How to Make the Perfect Bagel
A bagel is a round bread made of simple, elegant ingredients: high-gluten flour, salt, water, yeast and malt. Its dough is boiled, then baked, and the result should be a rich caramel color; it should not be pale and blond. A bagel should weigh four ounces or less and should make a slight cracking sound when you bite into it instead of a whoosh. A bagel should be eaten warm and, ideally, should be no more than four or five hours old when consumed. All else is not a bagel.— Ed Levine, The New York Times
The History of the Roll With a Hole
The Italians (in Puglia) had their tarallini, in Sweden the krackebrod, and according to Joan Nathan of Slate, there is even the depiction of a bagel-shaped bread in an Egyptian hieroglyph at the Louvre, Paris. And in Poland, there was the bagel.
Leo Rosten, author of The Joys of Yiddish, says that...
The first printed mention of the word bagel is in the "Community Regulations of Cracow" for 1610 which stated that the item was a gift to women in childbirth.
I Love Bagels, But...
...I was in labor for 5 hours with no drugs and gave birth to a 9-pound infant with a huge head. And all I get is a bagel?
OK, never mind. This isn't about me. It's about the bread, but I'm sure Mr. Rosten is kidding, right?
I Prefer This Story
Maria Balinska works for the BBC in London. And she, born in Poland and half-Jewish, is the author of The Bagel: The Surprising History of a Modest Bread. In that book, she shares the tale of a Viennese baker who created the round bread with a hole in the middle. He made it to mimic the stirrups of Polish King Jan III Sobieski, who attained victory over the Turks in the 1683 Battle of Vienna.
Why Is the Bagel So Popular?
More than 300 years later, the bagel is no longer revered as a symbol of victory over Turkish influence. It's bigger than that.
The bagel has endured not because of legend, but because of its flavor, texture, and ability to stay fresh while other breads have spoiled. Even when a bagel gets stale, a brief dunk in a hot beverage (my strong cup of morning coffee) will render it soft once again.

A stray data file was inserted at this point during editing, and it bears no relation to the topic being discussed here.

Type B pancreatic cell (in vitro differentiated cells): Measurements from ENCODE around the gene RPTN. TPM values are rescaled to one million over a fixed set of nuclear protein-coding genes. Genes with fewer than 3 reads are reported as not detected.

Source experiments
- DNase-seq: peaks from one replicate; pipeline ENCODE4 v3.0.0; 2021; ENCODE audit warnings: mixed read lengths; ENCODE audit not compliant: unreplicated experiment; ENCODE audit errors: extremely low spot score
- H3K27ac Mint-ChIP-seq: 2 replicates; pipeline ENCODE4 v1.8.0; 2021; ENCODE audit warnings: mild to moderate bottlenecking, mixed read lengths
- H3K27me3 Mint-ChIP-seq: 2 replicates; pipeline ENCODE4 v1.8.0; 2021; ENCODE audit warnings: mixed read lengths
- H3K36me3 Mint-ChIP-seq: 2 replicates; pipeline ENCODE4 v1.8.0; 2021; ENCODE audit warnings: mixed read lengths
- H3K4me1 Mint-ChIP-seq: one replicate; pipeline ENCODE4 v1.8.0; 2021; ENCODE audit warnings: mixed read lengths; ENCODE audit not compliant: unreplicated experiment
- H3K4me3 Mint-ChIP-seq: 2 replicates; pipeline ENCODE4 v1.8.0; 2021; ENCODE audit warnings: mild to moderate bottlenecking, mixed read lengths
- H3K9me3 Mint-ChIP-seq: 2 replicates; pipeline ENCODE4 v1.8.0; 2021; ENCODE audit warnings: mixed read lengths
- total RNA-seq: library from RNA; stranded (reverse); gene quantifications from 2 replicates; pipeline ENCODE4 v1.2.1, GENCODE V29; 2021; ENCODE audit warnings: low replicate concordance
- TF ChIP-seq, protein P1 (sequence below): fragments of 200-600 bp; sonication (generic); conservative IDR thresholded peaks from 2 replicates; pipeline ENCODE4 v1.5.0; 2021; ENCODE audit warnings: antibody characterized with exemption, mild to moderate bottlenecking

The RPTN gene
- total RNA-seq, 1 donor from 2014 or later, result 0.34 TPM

And It's About the "Chew"
But what exactly is it that makes a bagel a bagel? Yes, it's a bread made with yeast, it's round, and there's a hole in the middle. But isn't that the description of a doughnut? There's something else that separates bagels from every other yeast-risen bread, and that is the chew, how it feels on and between your teeth when you bite into it.
So, how is that done?
First, the Technique
There are two actions (or reactions) that make a bagel truly a bagel. One is "fermentation" and the other is "relaxation."
Purists will tell you that the dough for a true bagel must proof for a day before baking, and they're right. Yes, you can prepare the dough, shape, and bake in one day, but the end product will not have the yeasty flavor of dough that has been allowed to chill overnight. This is the fermentation part.
And then there is the boiling or simmering—think of it as relaxation—a sauna for your bagel. Boiling, not misting with water, not baking with a steaming pan of water, but actually placing in simmering water prior to baking is what gives bagels their sheen and their crunchy, chewy exteriors.
And the Ingredients
But these two techniques alone do not make a bagel. The ingredients are also a part of the equation; the whole truly is greater than the sum of the parts.
There are some foods that are amazing in their complexity—the layering of flavors and textures, the unique blends of herbs and spices. I'm thinking of French cassoulet, rich Italian bolognese, perhaps a Latin American mole sauce. All of them are bold and elaborate, employ a lengthy list of ingredients, and require long hours of cooking. Each of them, when made correctly, is outstanding, memorable, Heavenly.
And then there is the bagel . . . so exquisite in its pure simplicity.
Flour, water, salt, yeast, sugar.
How They Work Together
Flour is the foundation for a good bagel, and a key component of that foundation is protein (otherwise known as gluten). Despite what you might think, gluten is not a poisonous substance. It is a nutrient, a basic part of many of our foods. When viewed under a microscope, protein looks like a spider web; it is that “web” that traps carbon dioxide bubbles. The other important part of flour is starch. When heated, starch becomes firm and supports the protein webs.
Bake shops use high-protein flour which you won’t be able to replicate exactly at home, but unbleached bread flour will get you pretty darned close. I am comfortable in recommending King Arthur or Bob’s Red Mill bread flours.
Water, when mixed with the flour, starts a chain reaction. Water reacts with starch molecules and creates the gluten bonds (webs) that hold everything together. Water also carries the sugars to the yeast, helping it to bloom and form the gases that make bread dough rise.
Bagel dough has a lower percentage of water than other yeast breads, resulting in a dough that is stiff and sturdy. When you see how they are shaped you’ll understand why this is so important. Stay tuned!
Salt adds flavor and it also chemically alters the gluten to make it stronger. Salt also slightly inhibits the work of the yeast; it slows it down so that bread doesn’t rise too quickly. Why is this important? If the dough rises before the gluten strands have become tight and strong, the bread will collapse. (Think of how much sturdier is a balloon than a bubble).